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Full text of "The Loom Of Language"

24                  The Loom of Language

museum of natural history lighten the tedium of learning names for
the bones of the skeleton

WHAT LEARNING A LANGUAGE INVOLVBS
If supplemented by technical terms which are the same, or almost
the same, in nearly all modern languages, a basic vocabulary of seventeen
hundred nauve words is abundant for oidinary conversation and intelli-
gent discussion of serious subjects in any European language According
lo a recent article m Nature^ new encyclopaedia of medicine published
recently in the Soviet Union, contains 8o/>oo technical terms, and it is
safe to say that during his professional traimfig a medical student has
to master a new vocabulary of at least ten thousand new words. Indeed,
the international vocabulary of modern science as a whole is immense
in comparison with the number of words and rules which we have to
master before we can express ourselves in a foreign language with free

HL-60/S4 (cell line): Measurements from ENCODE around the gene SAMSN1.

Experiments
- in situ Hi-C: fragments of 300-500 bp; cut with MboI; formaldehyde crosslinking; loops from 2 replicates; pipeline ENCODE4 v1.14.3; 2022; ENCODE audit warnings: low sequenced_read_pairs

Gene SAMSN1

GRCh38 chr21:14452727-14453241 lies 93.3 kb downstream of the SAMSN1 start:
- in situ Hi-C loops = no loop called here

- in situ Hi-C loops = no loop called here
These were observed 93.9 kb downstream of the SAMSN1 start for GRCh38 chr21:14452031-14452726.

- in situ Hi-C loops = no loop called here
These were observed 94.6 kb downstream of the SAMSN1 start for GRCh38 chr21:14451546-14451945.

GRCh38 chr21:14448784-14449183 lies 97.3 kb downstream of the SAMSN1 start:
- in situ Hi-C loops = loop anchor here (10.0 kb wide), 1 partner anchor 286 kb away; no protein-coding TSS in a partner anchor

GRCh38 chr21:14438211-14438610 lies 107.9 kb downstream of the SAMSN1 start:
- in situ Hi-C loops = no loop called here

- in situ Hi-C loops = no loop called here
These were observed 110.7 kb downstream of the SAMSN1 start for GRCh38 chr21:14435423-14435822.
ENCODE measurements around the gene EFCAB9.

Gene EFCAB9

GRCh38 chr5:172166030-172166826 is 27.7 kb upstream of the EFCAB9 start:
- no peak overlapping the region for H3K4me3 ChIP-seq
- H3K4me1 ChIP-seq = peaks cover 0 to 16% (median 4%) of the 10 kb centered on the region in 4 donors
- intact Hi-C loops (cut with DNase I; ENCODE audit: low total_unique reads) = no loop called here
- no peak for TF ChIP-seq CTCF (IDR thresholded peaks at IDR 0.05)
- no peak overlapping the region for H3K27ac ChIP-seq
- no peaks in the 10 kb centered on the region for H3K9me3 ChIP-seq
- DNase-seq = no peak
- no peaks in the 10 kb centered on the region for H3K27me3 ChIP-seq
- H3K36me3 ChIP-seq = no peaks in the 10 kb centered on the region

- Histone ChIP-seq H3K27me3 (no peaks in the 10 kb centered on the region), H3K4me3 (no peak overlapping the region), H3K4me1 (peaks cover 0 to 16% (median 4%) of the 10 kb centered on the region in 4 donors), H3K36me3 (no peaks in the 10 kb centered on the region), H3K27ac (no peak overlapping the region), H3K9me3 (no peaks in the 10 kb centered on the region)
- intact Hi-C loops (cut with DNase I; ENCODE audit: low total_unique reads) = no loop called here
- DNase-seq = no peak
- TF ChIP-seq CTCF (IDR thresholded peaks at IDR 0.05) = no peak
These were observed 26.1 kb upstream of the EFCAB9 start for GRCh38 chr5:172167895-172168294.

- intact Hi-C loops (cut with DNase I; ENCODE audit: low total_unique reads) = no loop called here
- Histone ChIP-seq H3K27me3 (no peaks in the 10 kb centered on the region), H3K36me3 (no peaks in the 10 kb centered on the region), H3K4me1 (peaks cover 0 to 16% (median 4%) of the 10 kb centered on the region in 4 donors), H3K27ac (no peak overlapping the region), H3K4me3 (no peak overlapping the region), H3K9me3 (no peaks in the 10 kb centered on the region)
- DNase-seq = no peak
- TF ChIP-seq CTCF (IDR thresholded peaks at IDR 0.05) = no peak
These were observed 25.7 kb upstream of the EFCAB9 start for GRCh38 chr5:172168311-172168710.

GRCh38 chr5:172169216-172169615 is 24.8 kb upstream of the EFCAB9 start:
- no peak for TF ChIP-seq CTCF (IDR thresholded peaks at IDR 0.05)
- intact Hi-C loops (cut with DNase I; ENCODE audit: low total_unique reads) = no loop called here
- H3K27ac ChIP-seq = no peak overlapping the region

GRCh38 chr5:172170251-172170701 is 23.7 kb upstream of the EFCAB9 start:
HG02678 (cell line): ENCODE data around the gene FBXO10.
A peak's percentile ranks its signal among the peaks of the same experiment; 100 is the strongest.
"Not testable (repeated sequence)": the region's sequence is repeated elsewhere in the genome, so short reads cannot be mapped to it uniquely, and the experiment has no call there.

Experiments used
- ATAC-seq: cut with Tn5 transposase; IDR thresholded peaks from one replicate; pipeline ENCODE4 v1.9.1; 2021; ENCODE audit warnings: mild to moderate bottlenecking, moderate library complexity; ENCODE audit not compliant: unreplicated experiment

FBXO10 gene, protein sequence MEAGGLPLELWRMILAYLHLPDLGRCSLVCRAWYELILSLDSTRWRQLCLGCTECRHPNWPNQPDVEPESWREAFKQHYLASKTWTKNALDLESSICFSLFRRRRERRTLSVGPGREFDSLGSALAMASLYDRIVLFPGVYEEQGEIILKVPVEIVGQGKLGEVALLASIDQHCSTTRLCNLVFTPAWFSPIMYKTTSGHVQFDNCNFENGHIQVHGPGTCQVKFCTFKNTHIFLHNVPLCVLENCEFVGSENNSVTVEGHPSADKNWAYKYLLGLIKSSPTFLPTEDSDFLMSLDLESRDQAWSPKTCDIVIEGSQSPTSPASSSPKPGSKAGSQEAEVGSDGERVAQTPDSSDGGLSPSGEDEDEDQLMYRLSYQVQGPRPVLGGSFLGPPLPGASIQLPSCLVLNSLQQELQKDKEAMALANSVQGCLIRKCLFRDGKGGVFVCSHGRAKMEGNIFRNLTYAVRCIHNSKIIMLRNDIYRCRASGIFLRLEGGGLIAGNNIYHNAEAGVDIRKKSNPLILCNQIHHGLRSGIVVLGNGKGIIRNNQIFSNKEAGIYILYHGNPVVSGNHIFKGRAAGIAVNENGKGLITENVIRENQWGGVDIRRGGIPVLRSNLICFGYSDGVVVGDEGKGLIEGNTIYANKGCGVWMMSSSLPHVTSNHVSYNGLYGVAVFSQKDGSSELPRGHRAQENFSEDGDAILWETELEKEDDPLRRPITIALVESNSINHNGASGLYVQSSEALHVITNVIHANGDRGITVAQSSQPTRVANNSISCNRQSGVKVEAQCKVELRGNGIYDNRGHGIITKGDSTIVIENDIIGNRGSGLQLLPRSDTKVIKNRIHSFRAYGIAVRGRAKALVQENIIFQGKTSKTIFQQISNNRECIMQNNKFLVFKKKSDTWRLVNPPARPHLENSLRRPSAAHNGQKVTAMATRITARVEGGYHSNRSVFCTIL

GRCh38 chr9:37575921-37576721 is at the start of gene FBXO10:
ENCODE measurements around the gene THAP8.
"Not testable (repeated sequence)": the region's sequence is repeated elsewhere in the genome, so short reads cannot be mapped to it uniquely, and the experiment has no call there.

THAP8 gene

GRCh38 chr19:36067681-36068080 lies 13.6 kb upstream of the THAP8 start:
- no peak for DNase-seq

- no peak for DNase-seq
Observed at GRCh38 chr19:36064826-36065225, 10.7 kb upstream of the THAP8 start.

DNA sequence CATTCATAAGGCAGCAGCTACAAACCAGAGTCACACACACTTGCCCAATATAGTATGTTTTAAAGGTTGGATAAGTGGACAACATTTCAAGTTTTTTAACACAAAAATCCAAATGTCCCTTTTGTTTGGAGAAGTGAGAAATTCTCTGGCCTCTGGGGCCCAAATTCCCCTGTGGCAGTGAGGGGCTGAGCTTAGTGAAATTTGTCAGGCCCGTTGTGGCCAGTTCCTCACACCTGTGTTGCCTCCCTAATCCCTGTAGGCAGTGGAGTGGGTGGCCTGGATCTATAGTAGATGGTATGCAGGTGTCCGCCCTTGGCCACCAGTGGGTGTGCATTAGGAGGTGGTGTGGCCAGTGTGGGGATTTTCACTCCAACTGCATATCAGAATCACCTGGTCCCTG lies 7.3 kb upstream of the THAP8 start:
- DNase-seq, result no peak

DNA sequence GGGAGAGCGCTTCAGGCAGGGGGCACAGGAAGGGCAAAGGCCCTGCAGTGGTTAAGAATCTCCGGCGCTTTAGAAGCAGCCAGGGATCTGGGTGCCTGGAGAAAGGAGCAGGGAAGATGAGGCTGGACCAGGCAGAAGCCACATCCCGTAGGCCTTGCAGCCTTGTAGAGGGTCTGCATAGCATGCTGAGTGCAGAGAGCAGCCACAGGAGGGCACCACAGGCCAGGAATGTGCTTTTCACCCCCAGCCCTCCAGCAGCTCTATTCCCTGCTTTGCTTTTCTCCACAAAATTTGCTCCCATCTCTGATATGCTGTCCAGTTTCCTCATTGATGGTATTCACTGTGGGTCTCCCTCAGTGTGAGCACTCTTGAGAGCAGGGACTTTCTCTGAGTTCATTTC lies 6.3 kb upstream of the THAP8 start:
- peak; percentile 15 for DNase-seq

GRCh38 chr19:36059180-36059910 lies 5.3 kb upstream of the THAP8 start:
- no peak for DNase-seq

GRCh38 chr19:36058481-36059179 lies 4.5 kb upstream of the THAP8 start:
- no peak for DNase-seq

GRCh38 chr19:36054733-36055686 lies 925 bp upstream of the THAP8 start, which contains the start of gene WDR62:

use of technical terms in world-wide use. This fact does not prevent
the publication of a daily growing volume of good popular books which
explain for the benefit of any leader with average intelligence basic
principles and interesting facts dealt with in natural sciences With the
help of the exhibits in our own language museum (Part IV) there is no
reason why interesting facts about the way in which languages grow,
the way m which people use them, the diseases from which they sufler,
and the way m which other social habits and human relationships shape
them, should not be accessible to us There is no reason why we should
not use knowledge of this sort to lighten the drudgery of assimilating
disconnected information by sheer effort of memory and tedious
repetition*
> Helpful tricks which emerge from a comparative study of language as
a basis for promoting a common language of world-cm/enship will
turn up in the following chapters, and will be set forth collectively at
a later stage. In the meantime, any one appalled by the amount of
drudgery which learning a language supposedly entails can get some
encouragement from two sources One is that no expenditure on tuition
can supply the stimulus you can get from spontaneous intercourse with
a correspondent, if the latter is interested in what you have to say, and
has something interesting to contribute to a discussion The other is
that unavoidable memory work is much less than most of us suppose;
and it need not be dull, if we fortify our efforts by scientific curiosity
about the relative defects and merits of the language we are studying,
about its relation to other languages which people speak, and about the